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High Court clarifies rules applicable to claims against companies in administration

In CargoLogicAir Ltd (in administration) v WWTAI Airopco 1 Bermuda Ltd [2024] EWHC 508 (Comm), Paul Stanley KC sitting as a Deputy High Court Judge was confronted with a claim that had been brought (by way of counterclaim) by WWTAI against a company in administration (“CLA”) without the consent of CLA’s administrators or the permission of the Court.

The claim arose from the termination of a lease of a Boeing 747 air cargo carrier, which WWTAI had leased to CLA, with CLA alleging that termination was unlawful, had caused substantial damage and that its security deposit should be returned. WWTAI contended that termination had been lawful and sought to counterclaim (i) for the delivery up of documents relating to the aircraft; and (ii) for loss of rental payments under the lease. WWTAI originally pleaded its damages claim without giving any credit for the benefit of having the aircraft back early. It subsequently sought to give credit for market rent without advancing any case as to what the market rent was at the time, before then advancing a case as to market rent but not one which matched the state in which it alleged it had retrieved the aircraft.

CLA contended that the counterclaim had been issued in breach of the statutory moratorium that applies in respect of proceedings against companies in administration, that absent retrospective consent or permission being forthcoming the counterclaim should be struck out, and that permission should only be given once WWTAI’s damages claim was properly pleaded, advancing its case as to market rent for the aircraft in the state it had been in.

WWTAI contended that no permission was required because its counterclaim for delivery up was an assertion of proprietary rights and its counterclaim for damages was defensive (relying on Mortgage Debenture Ltd v Chapman [2016] EWCA Civ 103), that even if permission were not granted, it would be inappropriate to strike out the counterclaim, and there was no defect in its pleading requiring remedy before permission was to be granted.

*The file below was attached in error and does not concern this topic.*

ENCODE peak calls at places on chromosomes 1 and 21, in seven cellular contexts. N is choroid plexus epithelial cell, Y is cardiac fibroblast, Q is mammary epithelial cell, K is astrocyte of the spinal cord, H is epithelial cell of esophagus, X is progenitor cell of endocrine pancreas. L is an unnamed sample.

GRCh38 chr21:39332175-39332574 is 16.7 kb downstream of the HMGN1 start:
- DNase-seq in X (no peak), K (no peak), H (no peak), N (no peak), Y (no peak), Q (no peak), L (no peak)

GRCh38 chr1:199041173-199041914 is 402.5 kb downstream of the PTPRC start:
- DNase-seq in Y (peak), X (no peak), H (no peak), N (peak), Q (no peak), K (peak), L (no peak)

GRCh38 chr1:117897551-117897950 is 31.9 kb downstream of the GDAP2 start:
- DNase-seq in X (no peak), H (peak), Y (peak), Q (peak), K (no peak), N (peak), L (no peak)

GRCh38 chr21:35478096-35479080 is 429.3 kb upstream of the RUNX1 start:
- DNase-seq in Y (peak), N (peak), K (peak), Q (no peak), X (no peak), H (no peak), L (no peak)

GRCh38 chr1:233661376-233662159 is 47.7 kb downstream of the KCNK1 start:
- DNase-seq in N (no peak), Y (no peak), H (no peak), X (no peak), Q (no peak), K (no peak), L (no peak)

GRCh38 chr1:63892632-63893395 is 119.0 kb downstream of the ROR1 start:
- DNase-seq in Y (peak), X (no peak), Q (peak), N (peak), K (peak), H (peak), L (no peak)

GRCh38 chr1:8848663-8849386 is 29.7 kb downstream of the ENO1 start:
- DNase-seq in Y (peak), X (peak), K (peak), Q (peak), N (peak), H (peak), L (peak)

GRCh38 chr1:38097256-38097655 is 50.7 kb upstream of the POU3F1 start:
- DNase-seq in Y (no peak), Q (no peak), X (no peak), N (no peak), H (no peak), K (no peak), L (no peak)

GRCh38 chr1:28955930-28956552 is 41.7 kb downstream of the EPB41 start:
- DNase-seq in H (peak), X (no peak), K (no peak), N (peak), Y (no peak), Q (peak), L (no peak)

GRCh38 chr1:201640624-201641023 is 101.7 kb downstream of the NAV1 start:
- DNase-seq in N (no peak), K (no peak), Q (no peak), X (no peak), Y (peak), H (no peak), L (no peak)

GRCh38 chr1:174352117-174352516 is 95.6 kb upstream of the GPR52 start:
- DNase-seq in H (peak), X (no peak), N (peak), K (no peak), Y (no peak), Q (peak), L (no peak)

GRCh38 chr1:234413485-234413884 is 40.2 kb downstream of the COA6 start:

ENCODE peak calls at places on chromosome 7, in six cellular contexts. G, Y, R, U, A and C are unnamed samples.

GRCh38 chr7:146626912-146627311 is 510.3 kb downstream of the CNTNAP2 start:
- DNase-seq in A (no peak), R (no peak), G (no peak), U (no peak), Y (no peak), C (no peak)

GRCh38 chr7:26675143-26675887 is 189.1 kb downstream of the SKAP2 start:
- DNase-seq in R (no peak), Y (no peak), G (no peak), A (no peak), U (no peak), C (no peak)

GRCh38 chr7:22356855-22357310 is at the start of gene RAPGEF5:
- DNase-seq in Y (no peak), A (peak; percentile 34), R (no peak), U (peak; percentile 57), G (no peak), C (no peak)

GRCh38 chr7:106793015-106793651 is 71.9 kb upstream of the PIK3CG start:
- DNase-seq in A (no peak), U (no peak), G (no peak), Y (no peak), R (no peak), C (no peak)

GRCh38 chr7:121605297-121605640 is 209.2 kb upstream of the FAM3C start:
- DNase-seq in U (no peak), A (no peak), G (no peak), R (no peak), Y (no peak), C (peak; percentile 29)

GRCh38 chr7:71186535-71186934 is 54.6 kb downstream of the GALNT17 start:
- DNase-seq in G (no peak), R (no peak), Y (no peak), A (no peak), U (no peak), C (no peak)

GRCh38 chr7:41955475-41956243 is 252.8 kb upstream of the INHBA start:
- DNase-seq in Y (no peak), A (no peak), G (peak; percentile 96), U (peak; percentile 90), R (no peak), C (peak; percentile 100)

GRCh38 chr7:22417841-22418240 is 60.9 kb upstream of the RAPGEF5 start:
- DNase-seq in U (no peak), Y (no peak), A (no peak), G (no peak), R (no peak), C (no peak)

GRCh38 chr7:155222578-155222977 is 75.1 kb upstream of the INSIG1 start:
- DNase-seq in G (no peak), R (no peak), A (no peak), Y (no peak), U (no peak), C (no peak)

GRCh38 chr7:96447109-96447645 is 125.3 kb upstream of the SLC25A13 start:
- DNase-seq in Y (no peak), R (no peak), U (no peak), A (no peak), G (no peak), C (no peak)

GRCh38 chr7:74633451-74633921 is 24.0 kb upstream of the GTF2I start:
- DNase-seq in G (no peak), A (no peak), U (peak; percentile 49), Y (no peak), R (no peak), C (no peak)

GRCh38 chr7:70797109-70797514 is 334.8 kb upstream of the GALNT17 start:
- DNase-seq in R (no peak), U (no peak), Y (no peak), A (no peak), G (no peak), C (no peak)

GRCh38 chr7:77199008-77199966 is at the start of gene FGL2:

The judgment (found here: CargoLogicAir Ltd v WWTAI AirOpCo 1 Bermuda Ltd [2024] EWHC 508 (Comm) (07 March 2024) ( may be of interest to insolvency professionals, as it makes clear that:

  • Whilst it will be normal for permission to be granted to pursue a claim against a company in administration for a proprietary remedy, permission was still required.
  • A cross-claim for money will require permission unless it is pleaded solely by way of set-off.
  • Permission will usually be granted if the cross-claim concerns the same facts as the primary claim.
  • If permission is not granted, it would be abusive for the cross-claim to be pursued and it would be liable to be struck out.
  • The pleading of damages was indeed defective, as CLA had contended, and needed to be remedied as a condition of permission being granted to pursue the loss of rent claim.

Trevor Mascarenhas, David Johnson and Beth Arrowsmith of PCB Byrne instructed Max Kasriel of Fountain Court Chambers on behalf of CLA (Administrators David Buchler and Jo Milner of Buchler Phillips).

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